Twenty‐five prospectively enrolled patients who presented with a spontaneous ICH were included according to the following criteria: brain MRI was obtained in the first 2 days after symptom onset and again at 1 week after symptom onset; DCE MRI was included in the 1‐week MRI; no brain surgery was performed before the MRIs, and image quality was sufficient for analysis. Informed consent was obtained for study participation. The study was conducted in accordance with our institutional review board's requirements.
MR imaging was performed on a 1.5T GE Signa Excite scanner (GE Healthcare). Two time‐series of images were acquired using a spoiled gradient echo (SPGR) sequence for the baseline and follow‐up scans. The initial time‐series of images (ie, dynamic scan) used a low‐flip angle (5°) and had 5 time points. The second dynamic scan used a flip angle of 30° and had 30 time points acquired every 14 seconds, totaling to a scan time of 9 minutes. The latter scan was accompanied by the administration of 0.1 mmol/L per kg bodyweight Gd‐DPTA administered intravenously at an injection rate of 3 mL/s after the baseline scan. The 5° low‐flip angle time points with the 5 matching baseline scans (ie, prior to contrast arrival) from the DCE MRI scan with a flip angle of 30° served to map the native T1 times (needed for determining the contrast agent concentration) using a dual‐angle method.13–14 Slices at the edges of the three dimensional (3D) slab were discarded and those in the homogeneous center of the slab were used to avoid errors from flip angle variation or the slice profile across the 3D volume. With the exception of flip angle and number of dynamic scans, the scan parameters were identical for the low‐ and high‐flip angle and were as follows: TR/TE=7.8/3.4 ms, slice thickness=5 mm, number of slices used=12, field of view (FOV)=220 mm, rectangular FOV=70%, matrix size=192×256.
DCE MRI and BBB permeability measurements were performed on the second MRI performed at approximately 1 week after symptom onset. Hematoma volumes were measured with in‐house developed Interactive Data Language (IDL) software on the fluid attenuated inversion recovery (FLAIR) images of the 1 day MRI and dichotomized into small (<30 mL) and large (≥30 mL) similar to previous studies.15–19 Perihematomal edema volumes were measured at 1 day and 1 week using the FLAIR images. Scan parameters for the FLAIR sequence were TR/TE/TI=8800/100/2200 ms, slice thickness=5 mm, gap=0 mm, 22 slices, FOV=240 mm, matrix size=320×192, flip angle=90°.
DCE MR images were transferred to a computer workstation for postprocessing and analysis. First, motion‐correction of time‐series data and subsequent coregistration of the low‐ and high‐flip angle dynamic scans were performed using in‐house software developed in MATLAB (Mathworks). Second, hematoma ROIs were outlined on the FLAIR images of the day‐1 MRI. Perihematomal edema ROIs were outlined on the FLAIR images of the day‐1 and week‐1 MRI. Volumes were calculated using an in‐house developed IDL‐based software (ITT Visual Information Solutions). Third, acquired DCE MRI data were analyzed using IDL based investigational pharmacokinetic analysis software (KinMod CINEtool, GE Healthcare). Signal intensity over time curves were generated for perihematomal and contralateral mirror control ROIs. In the perihematomal ROIs, the contrast agent was expected to accumulate over time as a surrogate marker of BBB leakage, whereas contrast uptake was not expected to occur within the mirror control ROIs in the opposite hemisphere (Figure 1).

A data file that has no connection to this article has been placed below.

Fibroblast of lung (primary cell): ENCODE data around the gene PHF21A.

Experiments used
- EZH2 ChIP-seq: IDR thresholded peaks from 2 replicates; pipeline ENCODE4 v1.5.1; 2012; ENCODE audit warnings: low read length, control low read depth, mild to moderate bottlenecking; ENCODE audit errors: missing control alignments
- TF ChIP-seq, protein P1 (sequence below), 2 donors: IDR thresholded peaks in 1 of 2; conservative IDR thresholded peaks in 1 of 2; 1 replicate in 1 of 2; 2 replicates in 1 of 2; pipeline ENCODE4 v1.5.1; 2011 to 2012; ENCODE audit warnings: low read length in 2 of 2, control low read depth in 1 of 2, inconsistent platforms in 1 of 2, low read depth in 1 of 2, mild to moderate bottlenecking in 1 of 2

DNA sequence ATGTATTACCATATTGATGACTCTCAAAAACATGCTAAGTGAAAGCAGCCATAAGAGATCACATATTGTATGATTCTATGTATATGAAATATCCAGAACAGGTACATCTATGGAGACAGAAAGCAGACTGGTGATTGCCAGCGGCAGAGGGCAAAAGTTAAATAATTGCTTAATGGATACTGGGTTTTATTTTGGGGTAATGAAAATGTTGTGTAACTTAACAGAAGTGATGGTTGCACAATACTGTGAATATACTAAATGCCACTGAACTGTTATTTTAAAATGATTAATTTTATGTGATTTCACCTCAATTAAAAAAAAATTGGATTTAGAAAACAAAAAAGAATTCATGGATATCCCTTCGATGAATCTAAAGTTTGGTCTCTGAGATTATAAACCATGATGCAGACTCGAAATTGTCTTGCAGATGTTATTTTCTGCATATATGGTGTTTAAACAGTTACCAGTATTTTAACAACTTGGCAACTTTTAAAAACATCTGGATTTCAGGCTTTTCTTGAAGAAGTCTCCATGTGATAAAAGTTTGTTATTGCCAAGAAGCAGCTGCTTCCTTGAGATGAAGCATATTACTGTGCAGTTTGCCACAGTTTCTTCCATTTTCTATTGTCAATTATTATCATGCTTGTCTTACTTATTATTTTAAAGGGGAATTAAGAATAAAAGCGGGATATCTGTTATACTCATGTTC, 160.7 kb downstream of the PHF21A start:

Details of the pharmacokinetic analysis are as follows: First, a “lesion ROI” was selected to cover the entire perihematomal rim, ≈3 mm wide, surrounding the hematoma on 3D SPGR T1 weighted DCE MR images. On this sequence at 1 week after symptom onset, the center of the hematoma is typically isointense due to intracellular deoxyhemoglobin and the periphery of the hematoma is hyperintense due to intracellular methemoglobin. Within the thicker and more uniform hyperintense perihematomal region, a thinner rim with variable permeability increase is observed. Using this variability in permeability, the leakiest section of the rim was outlined on the Ktrans maps to generate a second, so called “hot spot,” ROI (Figure 2). Third, for both the “lesion ROI” and the “hot spot” ROI, corresponding “control ROIs” were placed on the homologous contralateral (mirror) locations.